Bating is a part of the deliming step in cattle hide leather production. The hides contain some elastins proteins which are very inert to the action of acids and bases and react to tanning chemicals in a limited manner if the elastins are not broken down sufficiently. The leather may be firm and stiff for the desired use, and the grain may not be as smooth as desired. The bating enzymes and the PH adjustment disperse much of the degradation products from the unhairing. The resulting hides are clean and flaccid.
Pickling:-Pickling is the term used for acidification of the hides. For chrome tanning, the desired PH is about 2.0, thus the hides are placed in a solution of salt and acid.
Once pickled, the hides can be drained and stored indefinitely. The possibility of bacterial or mold damage is always present, but under proper pickling and storage the hides or skins can be traded on the world market.
Chrome tanning is the most widely used tannery system worldwide. It has the advantages of light color, speed of processing, low costs and great stability of the resulting leather. Chrome tanned leather is so stable that exposure to boiling water for short (<2-3 minutes) periods of time usually shows no adverse effect.
Tanning refers to a specific reaction of the tanning chemicals combining with the hide or skin to stabilize the protein and make it resistant to bacterial degradation. Tanned leather is so biorefractive that leathers even centuries old found under adverse natural storage conditions are often in almost usable condition.
Chrome tanning is done in a drum similar to that used for deliming. The salt solution from the pickle is present and the solution is at about PH 2.0. The chrome tanning material is usually a basic chromium sulfate. The general formula for the most common commercial chrome tanning product is 2Cr(OH)SO4,Na2 SO4.After the addition of the chrome tanning salts, the PH of the solution rises to about 2.5. At this PH the chrome salt is taken up by the hide and the tannage begins.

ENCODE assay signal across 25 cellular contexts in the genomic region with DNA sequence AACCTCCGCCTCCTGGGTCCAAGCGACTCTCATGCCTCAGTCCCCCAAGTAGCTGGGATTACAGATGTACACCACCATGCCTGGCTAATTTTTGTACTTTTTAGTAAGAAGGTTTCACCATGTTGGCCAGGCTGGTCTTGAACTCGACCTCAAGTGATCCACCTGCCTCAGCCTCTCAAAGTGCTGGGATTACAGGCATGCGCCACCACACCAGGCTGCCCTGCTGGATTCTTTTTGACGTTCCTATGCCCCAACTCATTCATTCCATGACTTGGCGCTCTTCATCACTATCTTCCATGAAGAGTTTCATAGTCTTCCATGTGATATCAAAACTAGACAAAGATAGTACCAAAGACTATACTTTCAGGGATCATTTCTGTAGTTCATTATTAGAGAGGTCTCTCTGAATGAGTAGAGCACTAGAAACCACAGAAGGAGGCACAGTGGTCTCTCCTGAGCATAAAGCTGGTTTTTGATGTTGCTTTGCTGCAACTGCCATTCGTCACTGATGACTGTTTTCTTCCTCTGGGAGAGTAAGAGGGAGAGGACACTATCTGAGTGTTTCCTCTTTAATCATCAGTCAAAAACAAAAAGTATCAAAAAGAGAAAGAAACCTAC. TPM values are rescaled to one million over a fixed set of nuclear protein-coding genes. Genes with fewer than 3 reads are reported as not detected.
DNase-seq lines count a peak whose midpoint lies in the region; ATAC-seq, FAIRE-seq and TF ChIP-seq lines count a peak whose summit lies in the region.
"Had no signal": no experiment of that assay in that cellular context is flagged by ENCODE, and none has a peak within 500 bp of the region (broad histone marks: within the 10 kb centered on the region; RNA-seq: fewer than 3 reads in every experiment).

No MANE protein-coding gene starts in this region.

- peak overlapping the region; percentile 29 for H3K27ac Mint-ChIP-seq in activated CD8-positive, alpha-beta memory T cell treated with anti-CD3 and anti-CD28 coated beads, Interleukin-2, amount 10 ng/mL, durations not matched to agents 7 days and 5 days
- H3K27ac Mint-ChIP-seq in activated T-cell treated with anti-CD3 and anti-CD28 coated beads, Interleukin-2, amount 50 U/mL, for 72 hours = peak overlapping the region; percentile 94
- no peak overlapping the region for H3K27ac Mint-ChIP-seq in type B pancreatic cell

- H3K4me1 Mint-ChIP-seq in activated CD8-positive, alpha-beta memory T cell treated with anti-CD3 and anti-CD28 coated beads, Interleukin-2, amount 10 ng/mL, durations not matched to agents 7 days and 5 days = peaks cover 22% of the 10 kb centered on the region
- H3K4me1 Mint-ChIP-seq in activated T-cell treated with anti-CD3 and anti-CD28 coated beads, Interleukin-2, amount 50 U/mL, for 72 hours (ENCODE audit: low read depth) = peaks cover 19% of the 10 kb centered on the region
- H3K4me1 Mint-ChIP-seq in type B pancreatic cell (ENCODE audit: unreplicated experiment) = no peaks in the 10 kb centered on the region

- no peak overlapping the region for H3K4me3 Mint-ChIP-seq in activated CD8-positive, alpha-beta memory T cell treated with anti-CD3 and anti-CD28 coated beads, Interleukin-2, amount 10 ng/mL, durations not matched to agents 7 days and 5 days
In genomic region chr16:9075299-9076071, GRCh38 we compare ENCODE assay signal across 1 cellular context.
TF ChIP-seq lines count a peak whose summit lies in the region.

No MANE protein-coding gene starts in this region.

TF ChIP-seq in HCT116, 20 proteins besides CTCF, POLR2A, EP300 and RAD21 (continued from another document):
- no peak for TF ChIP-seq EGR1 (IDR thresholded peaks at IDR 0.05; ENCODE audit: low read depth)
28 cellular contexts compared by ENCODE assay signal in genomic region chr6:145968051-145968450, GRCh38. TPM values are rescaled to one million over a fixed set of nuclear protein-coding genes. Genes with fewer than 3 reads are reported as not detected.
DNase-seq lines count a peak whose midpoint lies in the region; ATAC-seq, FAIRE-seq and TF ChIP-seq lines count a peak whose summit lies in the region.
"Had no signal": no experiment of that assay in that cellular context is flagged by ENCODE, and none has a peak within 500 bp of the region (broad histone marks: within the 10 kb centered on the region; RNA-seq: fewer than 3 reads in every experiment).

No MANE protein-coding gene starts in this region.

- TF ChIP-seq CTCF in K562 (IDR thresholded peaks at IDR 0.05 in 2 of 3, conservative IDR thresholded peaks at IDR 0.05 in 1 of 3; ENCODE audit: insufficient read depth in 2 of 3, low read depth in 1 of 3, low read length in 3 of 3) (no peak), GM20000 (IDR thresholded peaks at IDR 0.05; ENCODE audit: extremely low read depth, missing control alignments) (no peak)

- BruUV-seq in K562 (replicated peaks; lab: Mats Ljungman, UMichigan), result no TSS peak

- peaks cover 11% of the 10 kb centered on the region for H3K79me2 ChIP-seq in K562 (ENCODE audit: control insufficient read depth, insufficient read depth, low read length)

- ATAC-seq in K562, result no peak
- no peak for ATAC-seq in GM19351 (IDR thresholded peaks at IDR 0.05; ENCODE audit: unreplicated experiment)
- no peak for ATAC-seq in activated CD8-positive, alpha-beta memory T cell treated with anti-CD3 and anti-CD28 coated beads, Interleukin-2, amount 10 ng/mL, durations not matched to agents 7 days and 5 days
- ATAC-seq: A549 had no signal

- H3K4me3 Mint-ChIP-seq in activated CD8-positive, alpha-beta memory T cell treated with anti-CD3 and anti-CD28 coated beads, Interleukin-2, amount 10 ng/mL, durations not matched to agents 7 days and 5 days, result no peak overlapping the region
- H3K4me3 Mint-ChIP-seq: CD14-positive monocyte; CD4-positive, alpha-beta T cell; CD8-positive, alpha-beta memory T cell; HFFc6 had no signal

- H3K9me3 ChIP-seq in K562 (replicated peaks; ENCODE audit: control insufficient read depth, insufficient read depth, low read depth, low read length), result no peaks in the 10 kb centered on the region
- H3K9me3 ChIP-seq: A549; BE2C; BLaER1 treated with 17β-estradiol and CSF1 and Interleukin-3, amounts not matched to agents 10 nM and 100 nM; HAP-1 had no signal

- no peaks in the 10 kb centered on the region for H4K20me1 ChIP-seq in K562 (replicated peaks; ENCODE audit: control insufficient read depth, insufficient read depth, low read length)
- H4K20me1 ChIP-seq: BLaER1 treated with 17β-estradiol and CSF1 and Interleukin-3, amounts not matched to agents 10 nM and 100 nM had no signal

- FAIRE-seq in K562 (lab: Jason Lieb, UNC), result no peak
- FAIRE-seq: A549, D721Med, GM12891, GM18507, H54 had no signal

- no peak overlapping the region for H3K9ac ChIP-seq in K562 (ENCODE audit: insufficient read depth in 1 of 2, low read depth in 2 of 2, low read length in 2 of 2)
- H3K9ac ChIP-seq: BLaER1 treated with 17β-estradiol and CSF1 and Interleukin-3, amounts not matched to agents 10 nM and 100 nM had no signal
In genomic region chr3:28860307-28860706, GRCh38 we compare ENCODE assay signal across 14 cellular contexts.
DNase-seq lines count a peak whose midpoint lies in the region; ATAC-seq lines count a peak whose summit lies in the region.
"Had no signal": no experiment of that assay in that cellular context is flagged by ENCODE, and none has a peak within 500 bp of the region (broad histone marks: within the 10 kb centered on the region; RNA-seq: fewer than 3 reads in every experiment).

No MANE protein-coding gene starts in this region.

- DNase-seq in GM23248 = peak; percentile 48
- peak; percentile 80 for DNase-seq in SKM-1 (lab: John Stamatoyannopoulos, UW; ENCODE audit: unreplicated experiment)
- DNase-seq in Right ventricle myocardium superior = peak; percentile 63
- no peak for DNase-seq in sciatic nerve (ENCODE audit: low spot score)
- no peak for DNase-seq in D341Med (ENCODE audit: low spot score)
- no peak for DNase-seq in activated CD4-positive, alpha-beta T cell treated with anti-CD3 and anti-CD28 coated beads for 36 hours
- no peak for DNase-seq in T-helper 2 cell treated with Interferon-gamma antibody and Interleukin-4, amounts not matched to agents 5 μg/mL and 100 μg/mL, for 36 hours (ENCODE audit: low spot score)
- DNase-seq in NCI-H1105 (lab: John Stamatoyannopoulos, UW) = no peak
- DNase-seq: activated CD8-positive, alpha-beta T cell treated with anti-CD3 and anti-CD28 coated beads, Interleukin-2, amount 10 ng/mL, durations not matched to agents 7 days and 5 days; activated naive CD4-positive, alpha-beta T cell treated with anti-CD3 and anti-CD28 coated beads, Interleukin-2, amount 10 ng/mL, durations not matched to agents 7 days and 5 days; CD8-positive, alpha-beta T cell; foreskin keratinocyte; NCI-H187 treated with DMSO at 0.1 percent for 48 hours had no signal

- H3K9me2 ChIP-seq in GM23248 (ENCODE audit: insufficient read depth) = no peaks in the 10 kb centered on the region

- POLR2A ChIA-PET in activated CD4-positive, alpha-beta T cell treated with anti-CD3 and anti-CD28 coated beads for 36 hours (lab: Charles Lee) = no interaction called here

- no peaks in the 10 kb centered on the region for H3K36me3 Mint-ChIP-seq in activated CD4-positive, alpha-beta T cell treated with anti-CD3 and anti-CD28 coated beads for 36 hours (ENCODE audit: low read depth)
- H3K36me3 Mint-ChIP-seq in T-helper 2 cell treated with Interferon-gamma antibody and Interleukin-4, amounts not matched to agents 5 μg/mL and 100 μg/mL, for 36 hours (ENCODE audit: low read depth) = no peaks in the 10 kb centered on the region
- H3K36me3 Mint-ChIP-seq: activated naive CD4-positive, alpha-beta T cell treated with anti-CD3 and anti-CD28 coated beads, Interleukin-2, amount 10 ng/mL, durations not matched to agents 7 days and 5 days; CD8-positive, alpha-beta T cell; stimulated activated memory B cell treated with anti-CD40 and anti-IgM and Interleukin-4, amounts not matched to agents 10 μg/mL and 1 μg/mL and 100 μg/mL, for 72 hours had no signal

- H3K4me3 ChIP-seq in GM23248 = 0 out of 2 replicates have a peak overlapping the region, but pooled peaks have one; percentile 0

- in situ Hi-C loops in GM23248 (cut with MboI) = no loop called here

At a PH > 3.0 the reactivity of the hide to the chromium complex is greatly increased. The PH is therefore raised gradually to the desired point by addition of a mild alkali, usually sodium bicarbonate. The chrome tanned leather is removed from the drum and wrung to remove the absorbed tanning solution. The leather is then inspected for quality of the grain and other characteristics of importance for the leather being made. In large tanneries where very uniform hides are worked ,the leather may be trimmed and split to the desired thickness. Hides split before tanning need no splitting at this point.
Retanning, coloring and fatiliquoring
Chrome-tanned leather is light blue in color. The fibers are only stabilized against microbial action and do not have feel of leather. If the leather were dried at this point only a stiff unattractive product would result. The characteristics of desired leather result from the retanning, coloring, and fatiliquoring. Fatiliquoring is term applied to the oiling of leather.
The retanned leather is stretched to increase the area for the best yield and to produce a flat leather surface. The leather is the then dried by hanging in a dry loft.
Staking is a mild flexing of the leather to bring the leather to the desired final softness. Modern tanneries use a staking machine employing a number of vertically opposing oscillating rounded rods.
The buffing step consists of a light sand papering of the grain. If the grain surface of the leather is free of blemishes, it may be good enough for full grain where the full beauty of the natural hide surface is visible.
The application of finish results in a protective and/or decorative coat. Leather finishes must minimally be abrasion resistant and flexible, and must adhere to the leather. Formation of tough water –resistant film is also desirable.
Grading, measuring and shipping
Grading is done on the basis of hide defects, shape of the skin, manufacturing defects, or any other factors of importance to the specifications of the sale. The leather in the grade to be shipped is measured for area. In modern tanneries an electronic measuring machine is used.
Adapted from: Shreves, 1984, Chemical Industrial processes, McGraw Hill Publishing
Adapted from: Shreves, 1984, Chemical Industrial processes, McGraw Hill Publishing